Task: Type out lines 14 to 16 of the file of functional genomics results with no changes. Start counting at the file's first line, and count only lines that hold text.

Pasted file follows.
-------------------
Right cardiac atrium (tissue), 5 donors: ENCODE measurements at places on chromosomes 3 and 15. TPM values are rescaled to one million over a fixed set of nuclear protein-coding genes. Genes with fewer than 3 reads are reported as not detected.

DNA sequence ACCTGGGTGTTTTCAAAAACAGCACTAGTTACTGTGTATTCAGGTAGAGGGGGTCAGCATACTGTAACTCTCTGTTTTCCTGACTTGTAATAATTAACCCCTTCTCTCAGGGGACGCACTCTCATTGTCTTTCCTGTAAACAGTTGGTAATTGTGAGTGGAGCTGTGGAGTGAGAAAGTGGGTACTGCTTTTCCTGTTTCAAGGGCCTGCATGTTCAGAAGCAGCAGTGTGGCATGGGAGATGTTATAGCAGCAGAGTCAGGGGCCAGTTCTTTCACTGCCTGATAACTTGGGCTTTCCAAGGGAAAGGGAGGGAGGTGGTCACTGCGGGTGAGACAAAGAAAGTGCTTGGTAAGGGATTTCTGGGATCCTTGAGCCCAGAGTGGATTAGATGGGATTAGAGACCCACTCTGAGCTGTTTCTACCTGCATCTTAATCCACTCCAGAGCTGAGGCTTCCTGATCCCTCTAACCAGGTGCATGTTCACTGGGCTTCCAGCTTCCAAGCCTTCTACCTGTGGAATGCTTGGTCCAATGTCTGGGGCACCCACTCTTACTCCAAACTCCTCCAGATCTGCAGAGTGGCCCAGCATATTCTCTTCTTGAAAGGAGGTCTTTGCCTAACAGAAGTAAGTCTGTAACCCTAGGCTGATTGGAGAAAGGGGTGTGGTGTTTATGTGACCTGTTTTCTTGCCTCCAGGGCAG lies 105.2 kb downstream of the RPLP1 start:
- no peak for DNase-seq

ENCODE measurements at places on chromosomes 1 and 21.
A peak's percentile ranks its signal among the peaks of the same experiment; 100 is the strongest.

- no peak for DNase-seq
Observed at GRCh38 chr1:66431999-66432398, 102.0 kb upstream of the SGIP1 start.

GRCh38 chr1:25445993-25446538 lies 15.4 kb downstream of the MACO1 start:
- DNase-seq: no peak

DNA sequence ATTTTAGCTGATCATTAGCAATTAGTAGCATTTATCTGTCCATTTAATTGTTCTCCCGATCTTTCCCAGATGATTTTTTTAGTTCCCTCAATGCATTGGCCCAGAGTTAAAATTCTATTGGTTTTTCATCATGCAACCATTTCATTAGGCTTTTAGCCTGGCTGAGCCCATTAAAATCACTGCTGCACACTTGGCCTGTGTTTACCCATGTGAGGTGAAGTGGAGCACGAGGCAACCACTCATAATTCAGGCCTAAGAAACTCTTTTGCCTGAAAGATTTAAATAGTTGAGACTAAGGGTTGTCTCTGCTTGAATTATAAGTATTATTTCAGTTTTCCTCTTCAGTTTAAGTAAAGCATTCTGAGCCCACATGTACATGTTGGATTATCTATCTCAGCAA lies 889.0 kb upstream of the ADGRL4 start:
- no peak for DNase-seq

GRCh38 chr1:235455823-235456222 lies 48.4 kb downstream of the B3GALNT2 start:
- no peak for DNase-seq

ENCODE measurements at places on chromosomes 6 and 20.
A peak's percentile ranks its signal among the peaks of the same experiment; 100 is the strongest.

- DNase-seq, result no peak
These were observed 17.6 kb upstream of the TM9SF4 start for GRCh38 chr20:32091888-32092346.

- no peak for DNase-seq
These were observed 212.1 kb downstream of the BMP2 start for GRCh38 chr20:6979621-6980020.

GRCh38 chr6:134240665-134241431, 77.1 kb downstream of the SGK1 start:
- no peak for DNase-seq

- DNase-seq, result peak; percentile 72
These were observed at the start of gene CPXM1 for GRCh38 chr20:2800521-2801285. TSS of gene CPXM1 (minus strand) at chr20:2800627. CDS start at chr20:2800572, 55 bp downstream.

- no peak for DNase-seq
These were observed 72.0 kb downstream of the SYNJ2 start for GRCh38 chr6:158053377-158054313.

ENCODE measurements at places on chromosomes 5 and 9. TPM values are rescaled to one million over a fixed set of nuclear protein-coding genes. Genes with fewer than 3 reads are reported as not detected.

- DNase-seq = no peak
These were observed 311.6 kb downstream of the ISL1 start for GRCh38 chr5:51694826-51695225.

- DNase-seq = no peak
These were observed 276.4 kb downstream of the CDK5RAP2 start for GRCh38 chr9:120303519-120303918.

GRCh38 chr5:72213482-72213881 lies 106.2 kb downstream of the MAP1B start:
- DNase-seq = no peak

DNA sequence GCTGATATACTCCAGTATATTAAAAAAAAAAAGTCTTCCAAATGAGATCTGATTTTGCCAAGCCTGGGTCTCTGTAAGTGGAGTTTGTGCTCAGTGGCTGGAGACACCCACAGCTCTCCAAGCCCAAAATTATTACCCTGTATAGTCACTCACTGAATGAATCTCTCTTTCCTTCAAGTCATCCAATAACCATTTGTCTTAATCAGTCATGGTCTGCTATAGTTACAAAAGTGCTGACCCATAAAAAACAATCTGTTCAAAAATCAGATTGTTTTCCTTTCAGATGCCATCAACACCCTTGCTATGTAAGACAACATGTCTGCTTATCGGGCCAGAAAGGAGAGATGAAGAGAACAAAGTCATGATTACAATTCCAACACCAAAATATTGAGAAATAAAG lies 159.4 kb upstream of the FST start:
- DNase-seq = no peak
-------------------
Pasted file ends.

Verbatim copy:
ENCODE measurements at places on chromosomes 6 and 20.
A peak's percentile ranks its signal among the peaks of the same experiment; 100 is the strongest.

- DNase-seq, result no peak